Giardia in cats
What is Giardia in cats?
Giardia is an intestinal parasite that is common in cats and dogs. Most cats infected with the Giardia parasite show no symptoms or complaints. However, in young cats or cats with reduced resistance, the parasite can unfortunately cause symptoms.
How does a cat get infected with Giardia?
Giardia is excreted through the feces. A cat can then infect itself by coming in contact with these feces. Examples include licking their paws after walking on an infected area, or drinking from an infected drinking bowl. You as the owner can also bring it inside through your shoes, for example, so indoor cats can also become infected. Kittens can also get it through the mother’s milk if the mother cat is infected.
What are the symptoms of Giardia in cats?
The most common symptoms in Giardia are:
- Alternating to persistent diarrhea
- Blood and/or mucus in the stool
- Sometimes vomiting
- Decreased appetite
How can Giardia be diagnosed?
Giardia is easy to diagnose. All it requires is a stool sample. The stool should be as fresh as possible. If you are unable to bring it to us immediately, please keep the stool in the refrigerator for as long as possible. We can perform the Giardia test at our clinics. We will have the results the same day.
Would you like to have your cat tested for Giardia? You do not need to make an appointment for this. You may submit stool samples to one of our nurses at the front desk at any time.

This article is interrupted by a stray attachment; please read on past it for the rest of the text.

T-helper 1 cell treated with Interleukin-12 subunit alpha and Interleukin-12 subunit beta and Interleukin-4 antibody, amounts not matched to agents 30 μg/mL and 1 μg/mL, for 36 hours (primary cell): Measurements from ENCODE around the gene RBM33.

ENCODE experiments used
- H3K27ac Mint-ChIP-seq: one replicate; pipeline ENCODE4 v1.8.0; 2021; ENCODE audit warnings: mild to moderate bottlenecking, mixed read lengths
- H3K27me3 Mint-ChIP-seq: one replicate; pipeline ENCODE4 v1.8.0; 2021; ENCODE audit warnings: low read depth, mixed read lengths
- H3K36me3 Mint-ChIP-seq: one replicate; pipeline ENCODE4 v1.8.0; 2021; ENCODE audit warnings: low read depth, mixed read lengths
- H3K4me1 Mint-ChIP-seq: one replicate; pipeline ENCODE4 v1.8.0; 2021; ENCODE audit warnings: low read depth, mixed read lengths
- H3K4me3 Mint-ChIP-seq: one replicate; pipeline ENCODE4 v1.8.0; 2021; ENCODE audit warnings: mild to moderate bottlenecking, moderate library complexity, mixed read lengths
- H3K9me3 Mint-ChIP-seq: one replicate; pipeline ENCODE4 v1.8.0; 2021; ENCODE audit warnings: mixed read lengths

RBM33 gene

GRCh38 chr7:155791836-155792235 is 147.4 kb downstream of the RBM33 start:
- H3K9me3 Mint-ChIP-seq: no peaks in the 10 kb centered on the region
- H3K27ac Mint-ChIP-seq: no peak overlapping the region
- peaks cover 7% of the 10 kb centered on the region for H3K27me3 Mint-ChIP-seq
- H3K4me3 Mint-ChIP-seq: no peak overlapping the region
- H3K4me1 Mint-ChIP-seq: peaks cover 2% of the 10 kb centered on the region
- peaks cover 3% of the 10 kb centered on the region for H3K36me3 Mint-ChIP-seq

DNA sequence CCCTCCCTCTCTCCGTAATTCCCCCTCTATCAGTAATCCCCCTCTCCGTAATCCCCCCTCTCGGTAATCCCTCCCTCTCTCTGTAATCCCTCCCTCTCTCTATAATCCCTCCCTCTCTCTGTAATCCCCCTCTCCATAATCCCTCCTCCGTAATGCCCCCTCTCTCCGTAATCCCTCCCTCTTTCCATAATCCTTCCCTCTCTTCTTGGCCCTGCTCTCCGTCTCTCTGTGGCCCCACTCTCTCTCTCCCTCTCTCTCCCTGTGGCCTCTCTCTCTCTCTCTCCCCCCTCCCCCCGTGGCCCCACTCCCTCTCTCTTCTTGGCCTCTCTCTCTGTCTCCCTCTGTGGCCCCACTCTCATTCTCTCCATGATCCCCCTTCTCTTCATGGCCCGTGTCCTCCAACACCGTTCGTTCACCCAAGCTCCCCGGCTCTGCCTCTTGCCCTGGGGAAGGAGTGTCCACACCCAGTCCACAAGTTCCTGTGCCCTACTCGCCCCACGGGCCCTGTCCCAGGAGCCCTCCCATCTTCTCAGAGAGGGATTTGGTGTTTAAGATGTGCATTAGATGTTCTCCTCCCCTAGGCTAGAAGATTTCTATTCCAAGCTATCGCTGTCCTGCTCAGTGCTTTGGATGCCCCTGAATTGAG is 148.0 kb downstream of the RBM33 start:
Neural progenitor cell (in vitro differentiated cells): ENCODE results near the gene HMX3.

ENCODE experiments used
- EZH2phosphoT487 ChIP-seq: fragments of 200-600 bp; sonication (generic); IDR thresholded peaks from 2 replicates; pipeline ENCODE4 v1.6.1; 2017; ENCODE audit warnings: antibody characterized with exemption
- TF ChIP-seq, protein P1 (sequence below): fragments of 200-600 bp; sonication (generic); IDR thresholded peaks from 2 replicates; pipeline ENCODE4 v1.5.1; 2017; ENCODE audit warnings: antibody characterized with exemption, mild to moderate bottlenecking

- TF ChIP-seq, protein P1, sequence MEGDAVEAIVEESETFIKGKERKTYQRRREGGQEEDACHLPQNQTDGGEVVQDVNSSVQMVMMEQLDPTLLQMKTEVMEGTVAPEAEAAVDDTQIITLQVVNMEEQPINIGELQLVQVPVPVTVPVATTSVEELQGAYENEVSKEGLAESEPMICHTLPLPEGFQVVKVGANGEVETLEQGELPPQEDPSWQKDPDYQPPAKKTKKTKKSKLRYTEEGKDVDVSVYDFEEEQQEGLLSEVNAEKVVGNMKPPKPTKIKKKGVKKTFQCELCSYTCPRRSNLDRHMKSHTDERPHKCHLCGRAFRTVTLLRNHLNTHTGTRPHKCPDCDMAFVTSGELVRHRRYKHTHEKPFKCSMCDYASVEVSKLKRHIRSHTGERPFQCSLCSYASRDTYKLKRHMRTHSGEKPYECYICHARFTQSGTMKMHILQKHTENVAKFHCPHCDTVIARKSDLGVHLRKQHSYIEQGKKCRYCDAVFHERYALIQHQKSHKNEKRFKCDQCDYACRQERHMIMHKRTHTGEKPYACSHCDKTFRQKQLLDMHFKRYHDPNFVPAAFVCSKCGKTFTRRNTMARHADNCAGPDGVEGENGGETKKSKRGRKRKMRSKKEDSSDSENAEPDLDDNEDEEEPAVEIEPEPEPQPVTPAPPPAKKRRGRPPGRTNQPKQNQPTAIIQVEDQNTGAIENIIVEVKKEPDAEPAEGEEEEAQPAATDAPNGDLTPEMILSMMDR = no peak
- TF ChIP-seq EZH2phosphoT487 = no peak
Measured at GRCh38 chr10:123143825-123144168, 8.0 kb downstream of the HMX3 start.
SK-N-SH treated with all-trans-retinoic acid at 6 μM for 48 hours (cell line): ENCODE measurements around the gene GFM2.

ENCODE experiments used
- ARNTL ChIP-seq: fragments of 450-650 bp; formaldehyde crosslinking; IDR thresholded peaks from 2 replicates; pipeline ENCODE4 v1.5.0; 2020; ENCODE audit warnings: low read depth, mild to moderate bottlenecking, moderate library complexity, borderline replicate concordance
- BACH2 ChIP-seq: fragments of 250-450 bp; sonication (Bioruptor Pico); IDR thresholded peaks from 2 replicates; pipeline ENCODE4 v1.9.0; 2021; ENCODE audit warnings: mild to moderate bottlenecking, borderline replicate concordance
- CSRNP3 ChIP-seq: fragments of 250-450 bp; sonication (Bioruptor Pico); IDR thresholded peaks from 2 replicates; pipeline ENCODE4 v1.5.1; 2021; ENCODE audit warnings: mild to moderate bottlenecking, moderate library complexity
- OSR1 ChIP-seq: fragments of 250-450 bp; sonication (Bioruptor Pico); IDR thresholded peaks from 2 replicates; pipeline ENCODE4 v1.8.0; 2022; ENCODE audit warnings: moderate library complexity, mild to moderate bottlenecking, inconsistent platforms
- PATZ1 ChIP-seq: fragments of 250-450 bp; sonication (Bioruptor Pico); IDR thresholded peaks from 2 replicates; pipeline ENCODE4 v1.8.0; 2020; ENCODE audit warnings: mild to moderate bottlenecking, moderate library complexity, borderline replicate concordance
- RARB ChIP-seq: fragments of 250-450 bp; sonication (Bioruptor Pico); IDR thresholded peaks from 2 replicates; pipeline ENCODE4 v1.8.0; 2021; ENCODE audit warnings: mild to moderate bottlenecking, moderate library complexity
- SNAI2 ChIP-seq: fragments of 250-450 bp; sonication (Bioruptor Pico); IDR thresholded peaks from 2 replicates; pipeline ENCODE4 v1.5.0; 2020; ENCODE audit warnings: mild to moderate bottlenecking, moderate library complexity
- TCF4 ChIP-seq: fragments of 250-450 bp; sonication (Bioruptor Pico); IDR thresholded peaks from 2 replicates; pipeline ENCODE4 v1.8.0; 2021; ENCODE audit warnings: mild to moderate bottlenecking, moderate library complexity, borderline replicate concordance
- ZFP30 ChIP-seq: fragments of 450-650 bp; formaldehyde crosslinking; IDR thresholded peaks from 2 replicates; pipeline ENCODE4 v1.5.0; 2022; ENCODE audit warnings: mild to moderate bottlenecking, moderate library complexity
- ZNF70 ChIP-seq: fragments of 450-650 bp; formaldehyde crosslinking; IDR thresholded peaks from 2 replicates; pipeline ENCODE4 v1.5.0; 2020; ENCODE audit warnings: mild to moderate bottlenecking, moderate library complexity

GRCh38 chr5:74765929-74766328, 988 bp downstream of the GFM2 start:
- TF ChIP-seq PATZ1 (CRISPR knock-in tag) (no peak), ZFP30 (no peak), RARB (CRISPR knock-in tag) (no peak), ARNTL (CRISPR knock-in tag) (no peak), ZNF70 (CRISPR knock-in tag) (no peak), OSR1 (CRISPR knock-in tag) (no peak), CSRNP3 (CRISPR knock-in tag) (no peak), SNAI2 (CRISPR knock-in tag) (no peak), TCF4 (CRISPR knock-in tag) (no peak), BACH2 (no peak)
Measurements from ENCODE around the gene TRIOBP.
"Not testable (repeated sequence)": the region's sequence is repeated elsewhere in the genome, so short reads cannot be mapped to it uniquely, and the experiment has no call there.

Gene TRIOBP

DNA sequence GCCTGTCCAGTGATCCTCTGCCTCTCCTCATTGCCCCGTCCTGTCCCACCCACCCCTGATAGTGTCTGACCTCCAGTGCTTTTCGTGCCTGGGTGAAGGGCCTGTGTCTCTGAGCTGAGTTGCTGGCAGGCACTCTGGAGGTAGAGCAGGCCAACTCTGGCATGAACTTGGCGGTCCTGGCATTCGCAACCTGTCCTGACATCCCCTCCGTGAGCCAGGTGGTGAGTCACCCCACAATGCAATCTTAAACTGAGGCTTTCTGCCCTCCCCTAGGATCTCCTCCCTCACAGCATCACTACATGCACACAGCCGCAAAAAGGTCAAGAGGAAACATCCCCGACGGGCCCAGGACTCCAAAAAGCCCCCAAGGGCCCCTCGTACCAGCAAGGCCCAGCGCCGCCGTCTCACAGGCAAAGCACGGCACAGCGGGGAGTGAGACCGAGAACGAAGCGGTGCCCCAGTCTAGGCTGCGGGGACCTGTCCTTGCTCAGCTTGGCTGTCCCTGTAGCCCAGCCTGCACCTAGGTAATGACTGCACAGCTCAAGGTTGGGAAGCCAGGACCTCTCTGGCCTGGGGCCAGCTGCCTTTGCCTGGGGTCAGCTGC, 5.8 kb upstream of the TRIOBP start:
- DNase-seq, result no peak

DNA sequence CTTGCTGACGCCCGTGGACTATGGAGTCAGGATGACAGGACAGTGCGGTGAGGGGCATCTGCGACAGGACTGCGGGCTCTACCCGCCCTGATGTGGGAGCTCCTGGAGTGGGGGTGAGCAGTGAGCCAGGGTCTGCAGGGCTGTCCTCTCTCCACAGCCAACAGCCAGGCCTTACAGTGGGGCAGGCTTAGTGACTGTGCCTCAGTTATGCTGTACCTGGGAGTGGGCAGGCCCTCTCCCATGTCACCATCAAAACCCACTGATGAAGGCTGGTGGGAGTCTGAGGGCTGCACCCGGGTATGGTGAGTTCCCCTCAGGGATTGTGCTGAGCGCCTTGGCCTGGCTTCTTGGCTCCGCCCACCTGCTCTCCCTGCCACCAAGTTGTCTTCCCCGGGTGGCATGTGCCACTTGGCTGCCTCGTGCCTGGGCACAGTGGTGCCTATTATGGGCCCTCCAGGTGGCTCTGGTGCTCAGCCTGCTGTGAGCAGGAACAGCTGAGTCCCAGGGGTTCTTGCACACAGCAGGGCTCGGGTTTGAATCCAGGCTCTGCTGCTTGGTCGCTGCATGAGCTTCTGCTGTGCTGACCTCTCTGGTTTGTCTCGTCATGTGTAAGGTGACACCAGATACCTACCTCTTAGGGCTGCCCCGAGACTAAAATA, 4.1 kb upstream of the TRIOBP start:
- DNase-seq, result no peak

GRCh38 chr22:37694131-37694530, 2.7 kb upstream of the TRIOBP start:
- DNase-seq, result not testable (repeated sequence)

How is Giardia treated in cats?
Giardia is highly contagious and therefore there is a chance of reinfection. It is therefore important to treat both the cat and the environment.
Treatment of the cat
- Initially, we are going to treat the Giardia with Panacur (Fenbendazole) for 5 days. Because Giardia is highly contagious, we recommend treating all animals in the household with Panacur, even if they have no symptoms. This is because healthy animals can excrete the parasite just as well so you have a chance of reinfection.
- If your pet has diarrhea, we recommend giving easily digestible food (Hill’s I/D). In addition, it is often necessary to optimize the resistance of the intestines. This can be done by giving pro-biotics.
- With Giardia, there is a chance of reinfection. Therefore, good hygiene is very important during and after treatment. Our advice is to wash your cat on the third day of treatment with a cat shampoo, and to do this again two days after treatment.
- In some cases, a single course of Panacur is not enough and must be repeated. Sometimes the Panacur has insufficient effect and it is necessary to use a second medicine (Metrodinazole).
Treatment of the environment
It is important to properly treat your environment as well. Giardia can survive in the environment for a long time which increases the chances of reinfection. Our advice is as follows:
- The parasite can be killed by hot water. Therefore, wash your cat’s rugs and baskets as often and as hot as possible during and after treatment.
- The water and food bowls should also be cleaned thoroughly. Do this with boiling water. This also applies to the litter box.
- In addition to boiling water, the parasite can also be killed by using chlorine or Quaternary ammonium salts. The detergent should take effect for at least 5 minutes and be rinsed thoroughly.
Is your cat’s Giardia contagious to humans?
Giardia is a zoonotic disease. This means that people can also become infected with the parasite. So hygiene is also important for yourself. Wash your hands thoroughly after contact with your cat and make sure you do not allow yourself to be licked by your cat.
Do you have any questions about this topic? Please do not hesitate to contact us.